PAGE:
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The Spokesman-Review Newspaper The Spokesman-Review

Monday, October 26, 2020  Spokane, Washington  Est. May 19, 1883
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Libraries adapt summer programs to the times

For many families summertime means extra time at the library. Whether cuddling up with kids for storytime, making Popsicle stick puppets with preschoolers, or enjoying a magic show with the whole family – library-sponsored activities offer educational fun for kids and caregivers.

Libraries, authors and actors reach out with a web of literature

Missing your local library or wishing that you could start taking advantage of their children’s book section now that the kids are stuck at home? Luckily, there are many new online options. Authors, actors and local libraries all over the country are starting new read-aloud video series and book-borrowing programs every day.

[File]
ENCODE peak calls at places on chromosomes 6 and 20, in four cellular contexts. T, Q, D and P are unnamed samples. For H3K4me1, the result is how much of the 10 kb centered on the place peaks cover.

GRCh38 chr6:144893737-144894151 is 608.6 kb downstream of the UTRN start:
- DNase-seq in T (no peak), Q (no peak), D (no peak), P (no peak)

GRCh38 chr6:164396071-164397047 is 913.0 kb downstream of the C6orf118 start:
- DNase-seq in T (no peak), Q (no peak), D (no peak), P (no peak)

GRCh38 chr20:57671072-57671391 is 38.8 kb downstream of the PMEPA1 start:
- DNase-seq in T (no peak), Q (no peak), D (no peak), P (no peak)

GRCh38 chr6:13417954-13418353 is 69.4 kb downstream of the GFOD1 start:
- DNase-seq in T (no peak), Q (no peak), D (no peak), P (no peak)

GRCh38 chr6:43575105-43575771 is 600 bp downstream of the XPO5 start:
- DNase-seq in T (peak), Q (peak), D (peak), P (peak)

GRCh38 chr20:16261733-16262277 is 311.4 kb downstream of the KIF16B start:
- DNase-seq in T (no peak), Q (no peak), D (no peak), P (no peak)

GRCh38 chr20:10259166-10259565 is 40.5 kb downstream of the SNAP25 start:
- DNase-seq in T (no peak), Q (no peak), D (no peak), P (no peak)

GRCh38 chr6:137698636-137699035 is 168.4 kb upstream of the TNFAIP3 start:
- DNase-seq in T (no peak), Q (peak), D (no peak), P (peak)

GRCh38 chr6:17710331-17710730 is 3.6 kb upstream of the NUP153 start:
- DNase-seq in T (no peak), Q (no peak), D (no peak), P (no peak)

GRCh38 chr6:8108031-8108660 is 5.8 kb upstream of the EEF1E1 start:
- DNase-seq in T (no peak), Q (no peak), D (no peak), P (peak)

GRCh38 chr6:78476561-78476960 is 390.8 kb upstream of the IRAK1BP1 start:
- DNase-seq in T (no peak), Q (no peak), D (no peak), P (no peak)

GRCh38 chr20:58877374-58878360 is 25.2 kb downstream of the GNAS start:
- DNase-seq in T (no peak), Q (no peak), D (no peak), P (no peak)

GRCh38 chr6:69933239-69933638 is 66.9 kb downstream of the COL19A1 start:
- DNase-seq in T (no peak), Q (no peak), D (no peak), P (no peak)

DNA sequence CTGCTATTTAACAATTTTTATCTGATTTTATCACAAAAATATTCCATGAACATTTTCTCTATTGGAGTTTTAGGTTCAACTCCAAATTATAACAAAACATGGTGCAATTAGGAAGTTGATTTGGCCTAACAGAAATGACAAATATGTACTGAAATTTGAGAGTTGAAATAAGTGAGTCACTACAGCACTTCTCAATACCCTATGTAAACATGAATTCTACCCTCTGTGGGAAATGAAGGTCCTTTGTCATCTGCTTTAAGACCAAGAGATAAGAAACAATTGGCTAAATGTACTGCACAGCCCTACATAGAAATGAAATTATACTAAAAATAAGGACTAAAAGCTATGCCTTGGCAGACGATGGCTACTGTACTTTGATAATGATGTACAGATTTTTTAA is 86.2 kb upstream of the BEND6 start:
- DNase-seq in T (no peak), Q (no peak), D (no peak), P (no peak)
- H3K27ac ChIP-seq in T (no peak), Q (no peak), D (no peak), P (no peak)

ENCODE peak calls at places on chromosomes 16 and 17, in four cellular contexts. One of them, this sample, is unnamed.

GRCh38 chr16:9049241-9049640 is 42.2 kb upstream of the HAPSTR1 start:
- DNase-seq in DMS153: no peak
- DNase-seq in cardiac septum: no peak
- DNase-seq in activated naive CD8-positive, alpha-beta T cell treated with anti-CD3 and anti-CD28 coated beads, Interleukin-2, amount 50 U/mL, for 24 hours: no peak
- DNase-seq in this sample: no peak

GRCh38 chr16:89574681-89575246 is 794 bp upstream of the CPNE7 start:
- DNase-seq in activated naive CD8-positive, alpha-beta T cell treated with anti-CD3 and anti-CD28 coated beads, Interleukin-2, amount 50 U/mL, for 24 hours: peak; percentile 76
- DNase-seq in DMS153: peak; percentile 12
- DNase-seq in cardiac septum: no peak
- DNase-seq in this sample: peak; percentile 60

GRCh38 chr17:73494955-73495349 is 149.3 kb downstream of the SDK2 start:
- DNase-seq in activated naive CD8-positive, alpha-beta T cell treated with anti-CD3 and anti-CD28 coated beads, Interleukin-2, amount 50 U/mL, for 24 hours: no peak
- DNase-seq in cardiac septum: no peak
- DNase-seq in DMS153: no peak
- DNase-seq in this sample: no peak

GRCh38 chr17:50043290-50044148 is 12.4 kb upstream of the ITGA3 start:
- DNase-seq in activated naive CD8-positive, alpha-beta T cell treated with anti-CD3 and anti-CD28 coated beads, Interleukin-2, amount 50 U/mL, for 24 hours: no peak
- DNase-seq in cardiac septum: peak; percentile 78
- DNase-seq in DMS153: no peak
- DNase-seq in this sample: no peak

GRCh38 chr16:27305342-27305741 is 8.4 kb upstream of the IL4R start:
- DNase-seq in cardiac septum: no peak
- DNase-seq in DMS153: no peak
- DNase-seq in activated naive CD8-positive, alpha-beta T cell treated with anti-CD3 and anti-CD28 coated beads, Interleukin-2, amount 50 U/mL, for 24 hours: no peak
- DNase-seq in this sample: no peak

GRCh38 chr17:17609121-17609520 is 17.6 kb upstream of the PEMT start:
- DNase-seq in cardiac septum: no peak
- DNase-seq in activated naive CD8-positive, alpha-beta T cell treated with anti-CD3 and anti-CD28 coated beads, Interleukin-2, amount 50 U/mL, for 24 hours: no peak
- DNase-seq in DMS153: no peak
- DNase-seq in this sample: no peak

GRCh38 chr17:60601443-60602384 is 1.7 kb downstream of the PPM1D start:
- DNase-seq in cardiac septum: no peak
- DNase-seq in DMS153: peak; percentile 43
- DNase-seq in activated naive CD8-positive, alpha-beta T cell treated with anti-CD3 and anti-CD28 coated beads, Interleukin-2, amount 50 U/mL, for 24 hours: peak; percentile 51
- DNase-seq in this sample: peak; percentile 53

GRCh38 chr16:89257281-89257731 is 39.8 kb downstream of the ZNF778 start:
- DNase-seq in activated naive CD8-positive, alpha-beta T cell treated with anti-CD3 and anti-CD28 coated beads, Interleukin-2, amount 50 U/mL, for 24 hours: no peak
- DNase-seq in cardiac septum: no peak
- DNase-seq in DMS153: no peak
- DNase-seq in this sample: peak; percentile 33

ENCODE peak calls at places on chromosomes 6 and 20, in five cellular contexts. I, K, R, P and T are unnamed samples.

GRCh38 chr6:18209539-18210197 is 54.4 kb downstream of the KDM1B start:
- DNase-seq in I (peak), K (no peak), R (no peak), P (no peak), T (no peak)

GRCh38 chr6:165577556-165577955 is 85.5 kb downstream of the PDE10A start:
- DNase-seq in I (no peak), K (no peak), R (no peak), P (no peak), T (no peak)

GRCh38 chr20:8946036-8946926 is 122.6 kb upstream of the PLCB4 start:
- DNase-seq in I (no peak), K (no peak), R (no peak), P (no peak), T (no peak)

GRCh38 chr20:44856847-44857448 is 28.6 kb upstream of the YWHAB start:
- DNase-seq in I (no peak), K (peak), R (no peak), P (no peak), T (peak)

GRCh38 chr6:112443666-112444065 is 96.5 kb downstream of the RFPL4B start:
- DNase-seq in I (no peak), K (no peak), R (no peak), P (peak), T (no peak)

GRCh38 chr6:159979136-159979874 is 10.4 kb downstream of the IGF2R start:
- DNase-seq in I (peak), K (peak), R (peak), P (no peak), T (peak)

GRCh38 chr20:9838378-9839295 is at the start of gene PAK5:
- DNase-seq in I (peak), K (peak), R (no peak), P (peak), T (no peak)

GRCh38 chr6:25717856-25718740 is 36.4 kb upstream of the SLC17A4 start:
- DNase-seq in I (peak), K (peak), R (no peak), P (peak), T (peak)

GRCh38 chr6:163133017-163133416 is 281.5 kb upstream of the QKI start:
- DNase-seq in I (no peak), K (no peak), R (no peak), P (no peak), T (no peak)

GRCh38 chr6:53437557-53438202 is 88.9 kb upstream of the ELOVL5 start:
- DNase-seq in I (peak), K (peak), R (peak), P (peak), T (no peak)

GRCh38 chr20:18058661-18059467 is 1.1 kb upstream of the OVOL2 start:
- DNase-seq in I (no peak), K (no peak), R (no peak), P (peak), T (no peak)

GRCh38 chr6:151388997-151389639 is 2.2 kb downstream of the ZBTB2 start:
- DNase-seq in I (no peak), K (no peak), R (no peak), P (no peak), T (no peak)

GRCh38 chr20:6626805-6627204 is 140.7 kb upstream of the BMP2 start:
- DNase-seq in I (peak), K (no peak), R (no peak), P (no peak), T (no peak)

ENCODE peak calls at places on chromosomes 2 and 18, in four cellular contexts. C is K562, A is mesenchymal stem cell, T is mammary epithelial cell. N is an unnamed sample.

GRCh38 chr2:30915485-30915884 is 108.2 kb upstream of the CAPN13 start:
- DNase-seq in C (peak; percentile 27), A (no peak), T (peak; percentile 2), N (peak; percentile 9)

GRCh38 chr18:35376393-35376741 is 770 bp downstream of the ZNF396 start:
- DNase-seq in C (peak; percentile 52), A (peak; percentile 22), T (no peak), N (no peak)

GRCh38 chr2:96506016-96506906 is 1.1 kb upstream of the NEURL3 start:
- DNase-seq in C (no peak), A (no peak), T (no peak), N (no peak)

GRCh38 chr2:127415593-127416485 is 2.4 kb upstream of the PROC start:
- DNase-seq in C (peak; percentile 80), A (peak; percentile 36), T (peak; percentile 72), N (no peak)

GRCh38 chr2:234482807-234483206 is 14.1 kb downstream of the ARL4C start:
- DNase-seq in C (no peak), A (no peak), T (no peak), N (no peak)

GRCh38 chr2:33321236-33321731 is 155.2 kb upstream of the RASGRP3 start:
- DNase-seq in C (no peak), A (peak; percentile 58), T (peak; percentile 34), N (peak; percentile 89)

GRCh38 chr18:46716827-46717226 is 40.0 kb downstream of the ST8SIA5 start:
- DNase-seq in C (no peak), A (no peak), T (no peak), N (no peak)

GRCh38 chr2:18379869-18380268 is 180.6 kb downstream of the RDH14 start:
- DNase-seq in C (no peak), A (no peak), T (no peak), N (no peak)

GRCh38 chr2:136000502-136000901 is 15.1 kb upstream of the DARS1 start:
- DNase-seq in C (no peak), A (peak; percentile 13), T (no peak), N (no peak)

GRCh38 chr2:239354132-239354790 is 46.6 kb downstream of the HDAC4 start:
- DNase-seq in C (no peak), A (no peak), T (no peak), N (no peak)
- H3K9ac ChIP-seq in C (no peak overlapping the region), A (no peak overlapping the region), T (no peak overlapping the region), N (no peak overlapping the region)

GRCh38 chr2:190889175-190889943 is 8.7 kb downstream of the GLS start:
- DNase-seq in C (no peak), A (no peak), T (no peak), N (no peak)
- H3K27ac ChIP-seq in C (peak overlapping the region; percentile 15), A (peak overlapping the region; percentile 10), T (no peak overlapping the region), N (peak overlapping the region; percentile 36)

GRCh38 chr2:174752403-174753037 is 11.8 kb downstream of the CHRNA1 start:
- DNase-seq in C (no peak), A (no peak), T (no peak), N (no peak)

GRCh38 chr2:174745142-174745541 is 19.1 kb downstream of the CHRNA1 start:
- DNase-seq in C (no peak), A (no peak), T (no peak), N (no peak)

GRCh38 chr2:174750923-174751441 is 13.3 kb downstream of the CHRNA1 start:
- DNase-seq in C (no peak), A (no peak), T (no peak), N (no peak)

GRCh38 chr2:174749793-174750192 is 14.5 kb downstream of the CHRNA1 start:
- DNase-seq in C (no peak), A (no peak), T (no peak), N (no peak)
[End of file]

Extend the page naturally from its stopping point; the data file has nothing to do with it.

Presidential portraits by John Thamm are on display at county libraries

A thoughtful James K. Polk gazes at book browsers at the Argonne Library. The quote posted next to his portrait seems surprisingly contemporary: “There is more selfishness and less principle among members of Congress than I had any conception of before I became President of the U.S.”

Librarians facing new tasks say crisis isn’t in the catalog

Some public libraries are dealing with so many patrons struggling with poverty, drug addiction or mental illness that a growing number have put social workers on staff. Other libraries have been training their staff to step in when a patron is suicidal or to administer an antidote to those who overdose on opioids. That’s caused debate among librarians about whether their changing role requires them to do work that goes uncomfortably far beyond their skill set.

Voters signal support of Spokane County library levy

In the first night’s count, many Spokane County voterscast their ballots for an increase in property taxes for county libraries, with about 53.3% voters saying yes on Spokane County Library District Proposition 1.

Idaho Commission for Libraries facing slim budget

The Idaho Commission for Libraries would see a small decrease in state funding next year under Gov. Brad Little’s proposed budget, which calls for a 1.3 percent decline in the commission’s state funding, compared to the 7.4 percent increase the commission requested.